Not so long ago, I read an editorial which had been sent into a newspaper.
Daily Devotions from Lutheran Hour Ministries
By Pastor Ken Klaus, Speaker Emeritus of The Lutheran Hour
August 17, 2017
But He was pierced for our transgressions; He was crushed for our iniquities; upon Him was the chastisement that brought us peace, and with His wounds we are healed.
~ Isaiah 53:5 (ESV)
Not so long ago, I read an editorial which had been sent into a newspaper. If you don't mind, I'd like to share that writing with you and see whether you agree with the feeling it tries to convey. This is what it said:
"The world is too big for us. Too much going on, too many crimes, too much violence and excitement. Try as you will, you get behind in the race, in spite of yourself. It's an incessant strain to keep pace -- and still, you lose ground. Science empties its discoveries on you so fast that you stagger beneath them in hopeless bewilderment. The political world is news seen so rapidly you're out of breath trying to keep pace with who's in and who's out. Everything is high pressure. Human nature can't endure much more."
So, what do you think, does that article make sense? Most of the people to whom I've read it nodded their heads in agreement. How about you? Do you think that paragraph accurately describes the world or not? I ask because that quote was first published in the Atlantic Journal on June 16, 1833. Amazing!
More than 175 years ago people were convinced society's pressure was too great and the world's pace was too fast. I guess some things just don't change.
We get upset at fate; we get upset at karma, kismet, fortune, and destiny.
We even get upset with the Deity. That's right, not even the good and gracious Triune God escapes humanity's challenge: "It's not fair! Lord, when are You going to be fair? When are they going to get punished, and when am I going to get what's coming to me?" I don't know if it's any consolation for you to know you're not the first to ask these questions of the Lord. In the Old Testament, afflicted Job wanted to know: "Why do the wicked live, reach old age, and grow mighty in power? ... Their houses are safe from fear ... They spend their days in prosperity ..." (see Job 21:7-13).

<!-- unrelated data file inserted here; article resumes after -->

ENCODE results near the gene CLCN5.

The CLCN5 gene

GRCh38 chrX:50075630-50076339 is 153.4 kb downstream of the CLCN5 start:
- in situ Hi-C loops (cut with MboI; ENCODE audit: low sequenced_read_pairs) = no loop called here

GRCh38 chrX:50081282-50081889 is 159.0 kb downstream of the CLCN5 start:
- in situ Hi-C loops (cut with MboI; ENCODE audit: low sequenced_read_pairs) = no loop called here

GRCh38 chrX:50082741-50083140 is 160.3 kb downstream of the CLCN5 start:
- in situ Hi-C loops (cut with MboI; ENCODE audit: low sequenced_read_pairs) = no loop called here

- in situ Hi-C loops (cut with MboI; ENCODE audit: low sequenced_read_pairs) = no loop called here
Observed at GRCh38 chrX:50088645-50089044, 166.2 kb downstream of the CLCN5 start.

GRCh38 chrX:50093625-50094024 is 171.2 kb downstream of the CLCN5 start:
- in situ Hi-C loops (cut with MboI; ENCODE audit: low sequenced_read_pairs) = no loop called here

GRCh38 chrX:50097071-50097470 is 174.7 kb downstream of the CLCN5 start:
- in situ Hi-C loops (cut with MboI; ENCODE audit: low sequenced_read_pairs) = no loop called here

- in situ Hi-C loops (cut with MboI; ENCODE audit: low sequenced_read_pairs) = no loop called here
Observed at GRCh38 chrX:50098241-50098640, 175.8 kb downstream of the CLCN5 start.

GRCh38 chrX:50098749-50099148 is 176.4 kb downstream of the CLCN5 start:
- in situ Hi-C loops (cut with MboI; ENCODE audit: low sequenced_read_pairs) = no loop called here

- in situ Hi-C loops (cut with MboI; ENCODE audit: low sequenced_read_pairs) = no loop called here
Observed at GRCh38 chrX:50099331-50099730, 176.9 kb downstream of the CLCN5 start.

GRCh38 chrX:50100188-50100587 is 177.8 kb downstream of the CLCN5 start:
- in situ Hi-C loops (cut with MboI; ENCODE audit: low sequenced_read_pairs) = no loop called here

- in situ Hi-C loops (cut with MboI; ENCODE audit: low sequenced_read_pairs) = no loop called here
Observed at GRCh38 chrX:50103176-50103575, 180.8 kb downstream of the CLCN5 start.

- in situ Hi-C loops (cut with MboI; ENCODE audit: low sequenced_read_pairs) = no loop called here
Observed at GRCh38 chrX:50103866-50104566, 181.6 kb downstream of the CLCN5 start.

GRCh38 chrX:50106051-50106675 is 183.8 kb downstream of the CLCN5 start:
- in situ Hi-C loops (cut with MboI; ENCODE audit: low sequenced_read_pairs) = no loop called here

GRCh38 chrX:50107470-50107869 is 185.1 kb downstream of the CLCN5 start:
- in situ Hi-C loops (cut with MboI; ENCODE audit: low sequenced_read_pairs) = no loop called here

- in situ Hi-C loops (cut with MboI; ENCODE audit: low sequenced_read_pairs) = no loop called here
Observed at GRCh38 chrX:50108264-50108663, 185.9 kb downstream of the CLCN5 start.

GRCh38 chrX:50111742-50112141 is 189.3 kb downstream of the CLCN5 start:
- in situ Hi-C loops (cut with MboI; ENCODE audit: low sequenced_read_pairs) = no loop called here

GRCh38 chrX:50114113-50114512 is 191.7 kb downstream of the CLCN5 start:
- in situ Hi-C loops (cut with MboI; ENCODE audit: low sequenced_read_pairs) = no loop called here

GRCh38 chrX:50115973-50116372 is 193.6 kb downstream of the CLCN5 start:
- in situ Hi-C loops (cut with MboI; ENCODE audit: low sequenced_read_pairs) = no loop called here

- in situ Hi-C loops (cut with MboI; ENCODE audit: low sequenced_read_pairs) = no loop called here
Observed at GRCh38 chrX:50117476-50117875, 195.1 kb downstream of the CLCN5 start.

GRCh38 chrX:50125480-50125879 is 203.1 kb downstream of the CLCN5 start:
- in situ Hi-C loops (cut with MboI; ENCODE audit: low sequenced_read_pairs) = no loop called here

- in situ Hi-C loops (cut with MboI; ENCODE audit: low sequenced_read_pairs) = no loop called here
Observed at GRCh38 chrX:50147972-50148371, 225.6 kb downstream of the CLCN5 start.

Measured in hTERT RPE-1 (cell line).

The author of Psalm 94 asks, "O Lord, how long shall the wicked ... exult? ... They crush Your people, O Lord ... They kill the widow and the sojourner, and murder the fatherless" (see Psalm 94:3-6).
Even the martyrs in the book of Revelation want to know: "O Sovereign Lord, holy and true, how long before You will judge and avenge our blood on those who dwell on this earth?" (Revelation 6:10b). Folks in the Bible -- you, me -- we all want to know when am I going to get what's coming to me?
You should know there's a problem with that kind of thinking. That's because the Lord, when He judges people, doesn't compare us with each other. He compares us with Himself. And that's where our problem shows up. You may be an Albert Schweitzer, a Mother Theresa, but compared to God you're a first-class, A-1 stinker. And, in Ezekiel the Lord says, "The soul who sins it shall die" (Ezekiel 18:20a).
Which, my friends, is why we need Jesus. Look at His life and you will see Someone who got all kinds of things He never should have had. He was perfect, but He carried our sins. He was innocent, but He was still found to be guilty. We could go on. Instead, let us quote Isaiah: "But He was pierced for our transgressions; He was crushed for our iniquities; upon Him was the chastisement that brought us peace, and with His wounds we are healed" (Isaiah 53:5).
THE PRAYER: Dear Lord, I give thanks for the Savior who got what was coming to me, so I would be forgiven, saved, and at peace. May I always share the glories of His love and gifts. In Jesus' Name. Amen.
Use these devotions in your newsletter and bulletin! Used by permission; all rights reserved by the Int'l LLL (LHM).